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LSAT Taker Numbers Fall 45 Percent Since 2008

Vivia Chen

November 1, 2013

Happy_People by RidofranziStock

Here's the latest in law school news and gossip:

1. Hell, yeah—you have a shot at Harvard Law School! Good news—make that great news—for those of you aspiring to get into a top school. For the fourth year in a row, the number of LSAT takers in October has dropped, reports The National Law Journal:

In October, 33,673 people took the LSAT, down from 37,780 last year. That’s just under half—45 percent—of the 60,746 who took the October LSAT in 2009, a historic high.

So are admissions deans at top law schools worried? Well, duh. University of Michigan Law School admissions dean Sarah Zearfoss (click here for Q&A with Zearfoss) told NLJ: "There had been a hope that with the 5 percent decline in June, perhaps we were leveling out. Now it is more than apparent that the 2014 pool will be significantly smaller yet again."

And will the pool be even smaller in 2015? Who knows? In the meantime, though, it seems like a pretty sweet moment to apply to law school. (Remember, we also told you that law school applications have dropped 18 percent so far this year, and that Columbia Law School's applications have plunged 28 percent since 2008.)

Not to sound harsh, but if you can't get yourself into a decent law school now, you probably never will.

2. The Hugh Hefner of legal academia? Remember that juicy law suit that was brought against Case Western Reserve Law School and its dean by Raymond Ku, a professor at the school? (Ku alleged that dean Lawrence Mitchell retaliated against him after he complained about how Mitchell sexually harassed women.)

Well, It's getting even more salacious. Ku just filed an amended complaint that references a letter from an administrative staff member who complained about Mitchell's conduct, then got laid-off. Now, the writer of that letter has stepped forward—he's Daniel Dubé, a lawyer who worked under Mitchell. The Plain Dealer reports:

Dubé also complained that Mitchell would talk about his sex life and inquire about Dubé's sex life. At one point, according to the complaint, after one of the numerous student and staff parties at the dean's home, Mitchell tried to engage Dubé and his date in a "threesome" and pointed out a guestroom with new Chinese silk sheets.

Hmm—the dean's home is the site of "numerous" parties and outfitted with "Chinese silk sheets." Who knew the Playboy mansion had a branch in Cleveland?

Case Western confirmed to the Plain Dealer that it received the amended complaint but that it needs "to review its contents thoroughly before making any comment." (We've also asked for a comment from Dean Mitchell.)

We can't wait for the next chapter. You just know it's going to get steamier.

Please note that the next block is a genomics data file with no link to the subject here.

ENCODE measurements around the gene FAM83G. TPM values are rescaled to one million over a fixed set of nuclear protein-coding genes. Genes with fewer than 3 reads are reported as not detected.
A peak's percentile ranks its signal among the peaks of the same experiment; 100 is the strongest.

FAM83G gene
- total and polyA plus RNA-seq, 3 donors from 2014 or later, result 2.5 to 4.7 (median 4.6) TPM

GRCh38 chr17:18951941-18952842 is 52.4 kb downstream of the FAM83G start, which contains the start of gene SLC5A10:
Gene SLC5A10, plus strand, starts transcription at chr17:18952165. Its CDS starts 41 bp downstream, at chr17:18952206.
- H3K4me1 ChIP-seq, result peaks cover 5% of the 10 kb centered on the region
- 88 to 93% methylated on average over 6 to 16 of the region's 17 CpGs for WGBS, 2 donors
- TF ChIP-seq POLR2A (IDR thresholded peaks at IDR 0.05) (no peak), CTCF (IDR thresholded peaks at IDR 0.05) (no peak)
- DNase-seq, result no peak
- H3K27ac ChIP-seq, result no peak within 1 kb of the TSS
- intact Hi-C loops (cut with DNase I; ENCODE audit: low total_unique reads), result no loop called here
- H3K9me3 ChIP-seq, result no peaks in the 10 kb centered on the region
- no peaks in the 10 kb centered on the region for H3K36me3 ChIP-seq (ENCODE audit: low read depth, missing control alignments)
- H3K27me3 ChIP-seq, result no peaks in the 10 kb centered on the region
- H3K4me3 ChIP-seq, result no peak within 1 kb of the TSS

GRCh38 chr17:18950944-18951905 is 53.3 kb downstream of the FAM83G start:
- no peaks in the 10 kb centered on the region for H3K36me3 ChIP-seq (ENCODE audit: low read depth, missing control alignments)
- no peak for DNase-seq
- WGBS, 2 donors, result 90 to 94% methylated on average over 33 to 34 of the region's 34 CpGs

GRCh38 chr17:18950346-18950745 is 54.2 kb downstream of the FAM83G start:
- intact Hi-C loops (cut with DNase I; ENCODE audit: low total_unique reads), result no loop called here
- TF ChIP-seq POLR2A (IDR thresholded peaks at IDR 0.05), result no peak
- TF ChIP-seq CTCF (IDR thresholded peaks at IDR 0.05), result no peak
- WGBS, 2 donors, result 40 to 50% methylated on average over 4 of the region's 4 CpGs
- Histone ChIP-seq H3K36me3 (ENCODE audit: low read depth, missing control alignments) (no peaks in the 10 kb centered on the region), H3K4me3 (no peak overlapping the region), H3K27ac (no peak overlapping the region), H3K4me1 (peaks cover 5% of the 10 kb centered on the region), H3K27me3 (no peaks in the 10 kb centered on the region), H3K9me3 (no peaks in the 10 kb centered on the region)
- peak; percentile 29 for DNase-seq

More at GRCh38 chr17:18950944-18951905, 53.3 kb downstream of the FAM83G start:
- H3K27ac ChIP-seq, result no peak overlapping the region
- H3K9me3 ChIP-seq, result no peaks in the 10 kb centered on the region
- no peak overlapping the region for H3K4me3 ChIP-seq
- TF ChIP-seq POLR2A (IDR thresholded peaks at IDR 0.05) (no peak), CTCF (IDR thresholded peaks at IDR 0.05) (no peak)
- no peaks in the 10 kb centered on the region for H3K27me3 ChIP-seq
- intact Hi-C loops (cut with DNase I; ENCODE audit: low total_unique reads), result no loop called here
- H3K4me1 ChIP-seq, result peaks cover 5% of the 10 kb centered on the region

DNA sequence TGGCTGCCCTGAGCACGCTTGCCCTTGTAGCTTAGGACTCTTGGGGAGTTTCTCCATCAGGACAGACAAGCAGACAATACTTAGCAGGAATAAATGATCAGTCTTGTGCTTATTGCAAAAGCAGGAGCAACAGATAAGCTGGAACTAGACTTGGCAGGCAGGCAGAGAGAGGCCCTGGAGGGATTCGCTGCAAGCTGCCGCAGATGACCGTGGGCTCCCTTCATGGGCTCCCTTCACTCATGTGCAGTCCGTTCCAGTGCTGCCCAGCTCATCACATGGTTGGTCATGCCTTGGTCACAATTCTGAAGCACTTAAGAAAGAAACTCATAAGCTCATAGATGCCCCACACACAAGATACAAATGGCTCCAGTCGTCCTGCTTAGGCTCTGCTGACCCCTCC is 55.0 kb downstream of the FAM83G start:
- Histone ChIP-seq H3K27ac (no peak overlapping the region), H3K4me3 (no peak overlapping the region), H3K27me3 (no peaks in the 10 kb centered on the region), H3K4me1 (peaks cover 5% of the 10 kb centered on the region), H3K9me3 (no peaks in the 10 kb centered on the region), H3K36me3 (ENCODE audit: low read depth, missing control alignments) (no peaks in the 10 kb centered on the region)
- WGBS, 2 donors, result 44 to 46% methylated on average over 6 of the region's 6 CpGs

3. The devil is in the details. Do you have employees you'd like to push out the door? Have you thought of giving them paltry raises imbued with Satanic symbolism?

TaxProf Blog reports that the AAUP Chapter (a faculty union) filed an unfair labor practice claim with the state of Ohio, charging that Cleveland-Marshall College of Law "retaliated against certain faculty in the award of merit raises in 2013 and 2014 because of their union activities." (The raises were in the amounts of $5,000, $3,000, $666, and $0.)

In particular, the complaint singled out the $666 raise. One of the AAUP organizers alleges:

[The $666 figure] is a universally understood symbol of the Antichrist or Devil—one of our culture's most violent religious images. Implicitly, but unmistakably and obviously intentionally, [the Dean] used his powers to set faculty salaries as an occasion to brand his perceived opponents as the Antichrist.

The university's response: "The $666 merit award was the result of mathematical division, not anti-union animus."

I don't usually read much into numbers, but the $666 amount is strange, considering that the other merit raises were all in nice, round numbers.

E-mail  Vivia Chen: vchen@alm.com     Follow her on Twitter: https://twitter.com/lawcareerist


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Thanks for your posts. This one made me laugh. The Case Western Dean story is epic!

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About The Careerist

The Careerist takes an inside look at how lawyers shape their careers and manage their lives. The blog aims to dissect developments in the profession, provide useful information and advice, and give lawyers a platform to voice their views. The goal is to provide a fresh, provocative take on the state of lawyering.

About Vivia Chen

Vivia Chen

Vivia Chen, The Careerist's chief blogger, has been covering the business and culture of law firms for a decade. A former corporate lawyer, Chen is fascinated by those who thrive (as well as those who don't) in the legal profession. Her take: Success in the law (and life) doesn't always travel a linear path. If you have topics you'd like to discuss or information to share, contact her: VChen@alm.com

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